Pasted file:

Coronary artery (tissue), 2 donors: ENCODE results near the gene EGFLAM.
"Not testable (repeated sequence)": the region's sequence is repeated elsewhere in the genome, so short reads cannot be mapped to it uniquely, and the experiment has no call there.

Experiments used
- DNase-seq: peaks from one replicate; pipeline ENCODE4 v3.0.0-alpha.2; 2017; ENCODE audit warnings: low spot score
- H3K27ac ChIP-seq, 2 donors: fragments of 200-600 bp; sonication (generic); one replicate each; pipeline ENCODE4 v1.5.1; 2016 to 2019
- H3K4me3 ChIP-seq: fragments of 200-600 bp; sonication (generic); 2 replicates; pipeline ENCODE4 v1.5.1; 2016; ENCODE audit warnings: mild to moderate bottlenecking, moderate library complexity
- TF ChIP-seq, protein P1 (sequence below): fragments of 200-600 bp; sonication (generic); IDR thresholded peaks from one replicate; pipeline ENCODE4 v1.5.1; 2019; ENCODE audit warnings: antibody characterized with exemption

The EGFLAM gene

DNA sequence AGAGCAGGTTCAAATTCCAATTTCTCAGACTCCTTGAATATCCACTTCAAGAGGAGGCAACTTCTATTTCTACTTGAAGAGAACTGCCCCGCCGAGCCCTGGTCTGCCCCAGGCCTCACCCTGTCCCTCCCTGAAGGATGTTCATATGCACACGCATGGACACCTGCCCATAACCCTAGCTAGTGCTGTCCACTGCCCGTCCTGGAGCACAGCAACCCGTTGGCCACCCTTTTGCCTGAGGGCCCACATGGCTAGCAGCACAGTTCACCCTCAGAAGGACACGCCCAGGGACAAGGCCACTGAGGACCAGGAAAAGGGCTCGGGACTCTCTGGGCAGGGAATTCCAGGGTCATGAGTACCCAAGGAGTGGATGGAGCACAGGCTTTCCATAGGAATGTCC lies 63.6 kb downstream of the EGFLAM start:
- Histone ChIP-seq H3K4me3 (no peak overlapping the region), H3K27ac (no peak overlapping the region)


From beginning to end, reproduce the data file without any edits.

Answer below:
Coronary artery (tissue), 2 donors: ENCODE results near the gene EGFLAM.
"Not testable (repeated sequence)": the region's sequence is repeated elsewhere in the genome, so short reads cannot be mapped to it uniquely, and the experiment has no call there.

Experiments used
- DNase-seq: peaks from one replicate; pipeline ENCODE4 v3.0.0-alpha.2; 2017; ENCODE audit warnings: low spot score
- H3K27ac ChIP-seq, 2 donors: fragments of 200-600 bp; sonication (generic); one replicate each; pipeline ENCODE4 v1.5.1; 2016 to 2019
- H3K4me3 ChIP-seq: fragments of 200-600 bp; sonication (generic); 2 replicates; pipeline ENCODE4 v1.5.1; 2016; ENCODE audit warnings: mild to moderate bottlenecking, moderate library complexity
- TF ChIP-seq, protein P1 (sequence below): fragments of 200-600 bp; sonication (generic); IDR thresholded peaks from one replicate; pipeline ENCODE4 v1.5.1; 2019; ENCODE audit warnings: antibody characterized with exemption

The EGFLAM gene

DNA sequence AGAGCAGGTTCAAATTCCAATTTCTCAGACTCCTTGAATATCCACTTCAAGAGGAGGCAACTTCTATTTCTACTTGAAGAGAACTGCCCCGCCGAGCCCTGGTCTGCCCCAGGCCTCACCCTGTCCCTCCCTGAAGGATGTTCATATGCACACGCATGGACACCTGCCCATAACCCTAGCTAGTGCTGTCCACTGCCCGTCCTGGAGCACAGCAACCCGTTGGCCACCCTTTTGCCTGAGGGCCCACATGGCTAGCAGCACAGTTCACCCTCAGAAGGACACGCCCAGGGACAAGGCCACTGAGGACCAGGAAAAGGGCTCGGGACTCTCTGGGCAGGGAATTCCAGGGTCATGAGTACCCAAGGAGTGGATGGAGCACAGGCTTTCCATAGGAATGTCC lies 63.6 kb downstream of the EGFLAM start:
- Histone ChIP-seq H3K4me3 (no peak overlapping the region), H3K27ac (no peak overlapping the region)